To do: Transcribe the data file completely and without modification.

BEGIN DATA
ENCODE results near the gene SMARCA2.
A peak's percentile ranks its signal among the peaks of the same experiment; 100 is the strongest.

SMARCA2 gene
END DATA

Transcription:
ENCODE results near the gene SMARCA2.
A peak's percentile ranks its signal among the peaks of the same experiment; 100 is the strongest.

SMARCA2 gene